The Ministry of Forests did not respond to questions about allocating funding to support its policy intentions.
One of the principle themes outlined in the intentions paper is increasing Indigenous participation in B.C.’s forest management. At the press conference, Horgan repeated his government’s commitment to reconciliation.
“We continue to collaborate with First Nations, and others, to make sure that we protect species, and we protect the biodiversity that is so critically important to our old-growth forests,” he said. “It’s vital that we do not repeat the colonial activities of the past and [dictate to] the First Nations what they do on their territories today.”
According to Jessica Clogg, executive director and senior counsel with West Coast Environmental Law, these statements only addressed one side of the story.
“I was quite appalled at how the premier hid behind the Crown’s constitutional duties to Indigenous People in justifying [the province’s] failure to act on its commitment to immediately defer at-risk old-growth,” she said. “The province has continued for decades to issue cutting permits to new tenures, all without Indigenous consent, keeping the momentum of clearcut logging going in this province. And yet, when it comes to pressing the pause button in order to avoid talking and logging while negotiations are ongoing, the premier then trotted out consultations as an excuse.”
The plan, according to Horgan and Minister of Forests, Lands, Natural Resource Operations and Rural Development Katrine Conroy, is to double the tenures owned by First Nations.
“The idea of breaking up tenure concentration and ensuring local partnerships with Indigenous Peoples are all good words,” Clogg said. “But when you look at the details, you see the province saying that they hope to increase the amount of replaceable forest tenure held by Indigenous Peoples to 20 per cent from the current level of 10 per cent. That’s effectively saying that they intend to leave the other 80 per cent of logging rights in the control of major forest companies.”
She added that it’s more nuanced, but said the province’s commitment to implementing the Declaration of the Rights of Indigenous Peoples needs more than 20 per cent.
“That is barely scratching the surface.”
Clogg admitted one policy intention gives her some optimism.
“What I read as a commitment to work with Indigenous Peoples to reintroduce prescribed and ceremonial burning — there are definitely forest ecosystems in which Indigenous management through fire was an integral part of the historic ecosystem condition. That is a very positive thing.”
Wu noted the province has an opportunity to protect B.C.’s forests, which he said Horgan acknowledged.
“The one tiny little glimmer of hope is it seems like he’s recognized that the federal government is providing $2.3 billion largely for Indigenous Protected and Conserved Areas over the next five years and B.C.’s share of that would probably be [around] $300 million.”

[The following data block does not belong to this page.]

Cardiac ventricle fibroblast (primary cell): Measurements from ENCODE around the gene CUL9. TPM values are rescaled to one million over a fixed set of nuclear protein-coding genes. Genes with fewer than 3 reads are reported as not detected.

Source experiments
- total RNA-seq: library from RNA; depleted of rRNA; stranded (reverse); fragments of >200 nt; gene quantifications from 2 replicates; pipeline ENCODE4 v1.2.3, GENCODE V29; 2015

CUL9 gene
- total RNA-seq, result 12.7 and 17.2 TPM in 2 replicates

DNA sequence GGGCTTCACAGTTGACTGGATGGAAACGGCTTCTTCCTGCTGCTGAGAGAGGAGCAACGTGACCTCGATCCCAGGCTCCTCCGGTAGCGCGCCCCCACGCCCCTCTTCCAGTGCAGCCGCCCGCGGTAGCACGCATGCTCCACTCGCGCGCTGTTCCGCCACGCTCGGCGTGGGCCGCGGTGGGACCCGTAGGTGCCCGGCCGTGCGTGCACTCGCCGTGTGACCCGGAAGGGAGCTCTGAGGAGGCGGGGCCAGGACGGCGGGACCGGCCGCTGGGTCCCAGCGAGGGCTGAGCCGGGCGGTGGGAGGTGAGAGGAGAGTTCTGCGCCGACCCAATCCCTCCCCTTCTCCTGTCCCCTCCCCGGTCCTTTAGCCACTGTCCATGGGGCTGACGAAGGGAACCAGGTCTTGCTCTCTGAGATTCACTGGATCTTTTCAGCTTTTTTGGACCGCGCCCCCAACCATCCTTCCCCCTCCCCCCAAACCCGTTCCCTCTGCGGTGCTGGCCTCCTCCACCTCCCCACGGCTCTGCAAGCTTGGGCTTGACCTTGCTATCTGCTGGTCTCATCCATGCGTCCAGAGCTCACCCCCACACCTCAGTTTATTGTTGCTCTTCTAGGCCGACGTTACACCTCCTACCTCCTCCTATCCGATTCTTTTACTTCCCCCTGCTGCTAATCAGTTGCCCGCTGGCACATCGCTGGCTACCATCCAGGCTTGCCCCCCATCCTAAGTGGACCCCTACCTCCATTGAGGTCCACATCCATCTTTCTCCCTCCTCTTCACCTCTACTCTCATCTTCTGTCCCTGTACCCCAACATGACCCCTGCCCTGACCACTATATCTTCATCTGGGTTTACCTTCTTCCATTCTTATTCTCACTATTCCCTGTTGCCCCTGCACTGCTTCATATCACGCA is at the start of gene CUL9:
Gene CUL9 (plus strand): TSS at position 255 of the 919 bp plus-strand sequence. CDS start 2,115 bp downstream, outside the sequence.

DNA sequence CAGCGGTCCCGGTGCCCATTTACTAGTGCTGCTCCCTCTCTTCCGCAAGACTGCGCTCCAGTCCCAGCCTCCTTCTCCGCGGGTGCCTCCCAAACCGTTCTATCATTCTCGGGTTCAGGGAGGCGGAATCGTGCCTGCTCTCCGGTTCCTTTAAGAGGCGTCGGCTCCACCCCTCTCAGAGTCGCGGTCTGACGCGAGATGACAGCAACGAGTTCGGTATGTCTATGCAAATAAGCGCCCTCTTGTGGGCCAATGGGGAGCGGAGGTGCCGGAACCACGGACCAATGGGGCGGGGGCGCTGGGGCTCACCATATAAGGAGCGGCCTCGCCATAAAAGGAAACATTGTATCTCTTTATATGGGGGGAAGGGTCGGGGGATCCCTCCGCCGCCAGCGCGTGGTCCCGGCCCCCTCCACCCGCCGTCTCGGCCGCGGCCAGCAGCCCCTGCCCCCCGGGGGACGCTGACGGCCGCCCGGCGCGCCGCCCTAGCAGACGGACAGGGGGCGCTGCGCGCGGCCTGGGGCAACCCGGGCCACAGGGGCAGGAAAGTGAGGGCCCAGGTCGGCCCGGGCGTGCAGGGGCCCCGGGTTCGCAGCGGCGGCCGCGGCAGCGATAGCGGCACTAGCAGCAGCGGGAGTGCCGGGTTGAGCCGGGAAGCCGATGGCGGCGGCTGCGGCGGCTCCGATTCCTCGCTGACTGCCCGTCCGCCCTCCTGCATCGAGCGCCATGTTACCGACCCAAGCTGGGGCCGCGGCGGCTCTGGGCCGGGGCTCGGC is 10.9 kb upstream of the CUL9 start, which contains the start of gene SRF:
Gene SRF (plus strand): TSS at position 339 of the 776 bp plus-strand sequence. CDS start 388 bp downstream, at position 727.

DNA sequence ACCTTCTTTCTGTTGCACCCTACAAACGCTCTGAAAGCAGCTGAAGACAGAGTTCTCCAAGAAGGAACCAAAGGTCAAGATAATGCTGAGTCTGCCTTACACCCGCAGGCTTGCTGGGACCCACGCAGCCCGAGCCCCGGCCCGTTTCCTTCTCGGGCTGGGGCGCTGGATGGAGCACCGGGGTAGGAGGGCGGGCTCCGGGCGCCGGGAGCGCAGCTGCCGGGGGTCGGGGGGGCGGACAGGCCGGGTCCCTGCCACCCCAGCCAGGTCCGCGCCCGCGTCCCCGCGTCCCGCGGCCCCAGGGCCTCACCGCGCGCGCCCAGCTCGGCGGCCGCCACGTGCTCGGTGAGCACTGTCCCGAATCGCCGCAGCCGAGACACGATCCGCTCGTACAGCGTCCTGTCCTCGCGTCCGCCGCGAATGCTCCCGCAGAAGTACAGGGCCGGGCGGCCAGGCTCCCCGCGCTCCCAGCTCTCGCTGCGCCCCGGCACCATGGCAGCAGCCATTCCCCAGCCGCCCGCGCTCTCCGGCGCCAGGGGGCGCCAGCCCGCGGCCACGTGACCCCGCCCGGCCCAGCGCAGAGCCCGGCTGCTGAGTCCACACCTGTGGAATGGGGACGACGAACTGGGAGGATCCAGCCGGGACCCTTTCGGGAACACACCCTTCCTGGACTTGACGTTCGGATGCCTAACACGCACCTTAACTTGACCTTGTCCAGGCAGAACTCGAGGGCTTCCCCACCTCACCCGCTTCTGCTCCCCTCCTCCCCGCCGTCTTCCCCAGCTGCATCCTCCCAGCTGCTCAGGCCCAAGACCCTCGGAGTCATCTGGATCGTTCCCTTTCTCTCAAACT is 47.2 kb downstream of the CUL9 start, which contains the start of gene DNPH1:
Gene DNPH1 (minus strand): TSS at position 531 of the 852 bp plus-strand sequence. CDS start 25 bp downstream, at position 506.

He said that funding could be used to support communities as part of a strategy to save what’s left of B.C.’s old-growth.
Several of the policy intentions focused on restructuring provincial rules and regulations to support local manufacturers, including addressing issues with the province’s own forestry outfit, BC Timber Sales, which manages about 20 per cent of B.C.’s forests.
Clogg said there could be positive outcomes from revising how BC Timber Sales operates in the province, but warned any changes would need to be supported by additional measures to ensure local manufacturers don’t have to log themselves to access the wood.
The province also noted its intention to revise its rules on how companies operate on the landscape, which could reduce the amount of waste, which is typically burned on the forest floor. But Clogg said the wording in the intentions paper is vague.
“The way the language in the paper is structured, you could say the province is finally going to take some measures to prevent high-grading — taking some of the highest and best trees and leaving the rest,” she said. “On the flip side, we could be going back to the bad old days, where you had even more draconian ‘log it or lose it’ provisions.”
She added that the province’s plan does little to shift the forest industry away from being controlled by a handful of large companies.
“The underpinning foundation of our forest sector is a set of what we call tenures — various licences and logging rights — that were established between the ’40s and the ’60s, and were always designed to attract and support major logging companies,” she said. “That fundamental foundation would not be altered by these proposals.”
The 2020 old-growth strategic review urged the province to prioritize biodiversity and at-risk species over the economic benefits of the forest industry. The intentions paper does not mention biodiversity and instead focuses largely on forest-based economy.
Andrea Inness, campaigner with Ancient Forest Alliance, said in a statement that was a glaring omission from the intentions paper.
“A vision for B.C.’s forests that isn’t firmly rooted in ecological health does no favours for communities. This path continues to rob British Columbians of old-growth forests and the critical ecological services they provide while driving communities ever closer to the looming economic cliff ahead of them.”
Clogg said it was clear the province continues to view B.C. forests as timber supply, not ecosystems, and noted the speakers at the press conference included forest industry advocates and lacked any environmental organizations.
“The timber-oriented orientation of the intentions paper really leaves me doubting that this increased discretion the province now intends to give itself legally will be used in a way that protects biodiversity and ecosystem health or upholds Indigenous Rights.”